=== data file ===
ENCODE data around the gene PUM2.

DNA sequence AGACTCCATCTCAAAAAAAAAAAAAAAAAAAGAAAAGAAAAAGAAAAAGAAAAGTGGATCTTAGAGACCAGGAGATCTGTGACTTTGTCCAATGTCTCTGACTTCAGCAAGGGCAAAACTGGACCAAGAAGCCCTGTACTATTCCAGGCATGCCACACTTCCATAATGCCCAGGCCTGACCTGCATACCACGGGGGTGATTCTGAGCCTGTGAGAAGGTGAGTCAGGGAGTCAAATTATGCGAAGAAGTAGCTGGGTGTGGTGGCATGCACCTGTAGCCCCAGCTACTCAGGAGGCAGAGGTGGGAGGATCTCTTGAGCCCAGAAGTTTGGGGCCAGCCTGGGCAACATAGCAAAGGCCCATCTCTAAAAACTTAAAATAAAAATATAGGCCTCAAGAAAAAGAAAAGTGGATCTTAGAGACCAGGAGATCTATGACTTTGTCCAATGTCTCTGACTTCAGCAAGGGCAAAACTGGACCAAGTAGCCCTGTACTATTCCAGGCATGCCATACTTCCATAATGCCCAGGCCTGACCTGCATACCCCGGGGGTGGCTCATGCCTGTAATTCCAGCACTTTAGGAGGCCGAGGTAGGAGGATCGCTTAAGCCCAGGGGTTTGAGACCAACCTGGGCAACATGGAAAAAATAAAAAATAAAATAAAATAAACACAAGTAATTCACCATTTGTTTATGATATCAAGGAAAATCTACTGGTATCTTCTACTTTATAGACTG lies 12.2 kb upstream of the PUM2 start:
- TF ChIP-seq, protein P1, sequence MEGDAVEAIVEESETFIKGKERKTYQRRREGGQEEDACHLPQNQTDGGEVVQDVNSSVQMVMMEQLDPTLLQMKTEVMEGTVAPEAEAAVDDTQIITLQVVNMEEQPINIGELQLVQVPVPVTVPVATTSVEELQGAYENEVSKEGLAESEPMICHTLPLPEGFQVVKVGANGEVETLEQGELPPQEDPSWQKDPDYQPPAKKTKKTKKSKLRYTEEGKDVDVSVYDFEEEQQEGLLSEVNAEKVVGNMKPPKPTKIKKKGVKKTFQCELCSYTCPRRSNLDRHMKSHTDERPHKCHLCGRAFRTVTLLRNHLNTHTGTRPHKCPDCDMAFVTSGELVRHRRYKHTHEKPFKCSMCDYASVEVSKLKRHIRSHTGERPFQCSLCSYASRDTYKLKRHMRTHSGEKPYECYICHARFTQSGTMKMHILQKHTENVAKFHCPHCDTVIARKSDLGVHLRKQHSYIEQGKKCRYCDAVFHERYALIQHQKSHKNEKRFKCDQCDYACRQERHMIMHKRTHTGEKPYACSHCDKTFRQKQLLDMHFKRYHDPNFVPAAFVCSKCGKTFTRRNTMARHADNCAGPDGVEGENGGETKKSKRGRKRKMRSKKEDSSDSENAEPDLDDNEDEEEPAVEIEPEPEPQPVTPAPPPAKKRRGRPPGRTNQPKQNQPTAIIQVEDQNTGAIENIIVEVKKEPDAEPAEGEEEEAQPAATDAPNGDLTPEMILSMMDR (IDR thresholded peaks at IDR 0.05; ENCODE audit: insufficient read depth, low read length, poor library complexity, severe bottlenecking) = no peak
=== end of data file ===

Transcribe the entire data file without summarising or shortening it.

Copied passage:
ENCODE data around the gene PUM2.

DNA sequence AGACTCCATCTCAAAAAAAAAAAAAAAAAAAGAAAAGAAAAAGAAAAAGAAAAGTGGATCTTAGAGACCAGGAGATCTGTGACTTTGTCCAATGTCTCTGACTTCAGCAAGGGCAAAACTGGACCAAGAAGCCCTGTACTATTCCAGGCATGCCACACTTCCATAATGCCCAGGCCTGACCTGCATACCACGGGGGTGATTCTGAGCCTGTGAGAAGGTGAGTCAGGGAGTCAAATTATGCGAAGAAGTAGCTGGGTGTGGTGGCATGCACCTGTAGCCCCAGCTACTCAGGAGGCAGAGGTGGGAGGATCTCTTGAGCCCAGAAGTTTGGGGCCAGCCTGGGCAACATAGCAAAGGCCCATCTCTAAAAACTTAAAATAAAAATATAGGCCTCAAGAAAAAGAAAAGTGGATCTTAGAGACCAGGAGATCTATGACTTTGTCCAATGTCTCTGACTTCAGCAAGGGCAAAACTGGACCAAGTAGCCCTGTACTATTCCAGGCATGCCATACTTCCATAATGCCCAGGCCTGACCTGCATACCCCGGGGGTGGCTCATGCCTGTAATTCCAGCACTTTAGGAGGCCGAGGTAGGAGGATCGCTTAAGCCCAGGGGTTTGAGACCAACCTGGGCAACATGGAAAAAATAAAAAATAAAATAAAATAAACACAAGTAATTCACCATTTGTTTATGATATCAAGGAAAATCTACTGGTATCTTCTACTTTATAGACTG lies 12.2 kb upstream of the PUM2 start:
- TF ChIP-seq, protein P1, sequence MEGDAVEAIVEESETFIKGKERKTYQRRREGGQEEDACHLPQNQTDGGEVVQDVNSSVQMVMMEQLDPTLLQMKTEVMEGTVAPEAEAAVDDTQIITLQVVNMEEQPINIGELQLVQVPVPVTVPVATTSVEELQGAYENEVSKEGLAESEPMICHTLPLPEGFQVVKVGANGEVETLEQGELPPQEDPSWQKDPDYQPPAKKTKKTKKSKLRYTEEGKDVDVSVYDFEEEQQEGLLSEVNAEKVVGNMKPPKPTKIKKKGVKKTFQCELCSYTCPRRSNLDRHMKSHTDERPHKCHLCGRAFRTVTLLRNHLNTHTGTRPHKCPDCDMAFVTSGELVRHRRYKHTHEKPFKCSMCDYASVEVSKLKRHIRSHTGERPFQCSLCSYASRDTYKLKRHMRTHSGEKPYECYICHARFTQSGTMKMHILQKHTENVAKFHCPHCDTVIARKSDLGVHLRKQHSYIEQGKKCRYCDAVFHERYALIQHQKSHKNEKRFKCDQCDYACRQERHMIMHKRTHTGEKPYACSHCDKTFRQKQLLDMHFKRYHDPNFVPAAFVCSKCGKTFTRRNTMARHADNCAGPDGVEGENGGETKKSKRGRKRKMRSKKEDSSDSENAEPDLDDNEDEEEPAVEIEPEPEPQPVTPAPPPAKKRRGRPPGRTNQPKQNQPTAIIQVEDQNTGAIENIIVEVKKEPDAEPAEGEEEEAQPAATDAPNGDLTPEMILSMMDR (IDR thresholded peaks at IDR 0.05; ENCODE audit: insufficient read depth, low read length, poor library complexity, severe bottlenecking) = no peak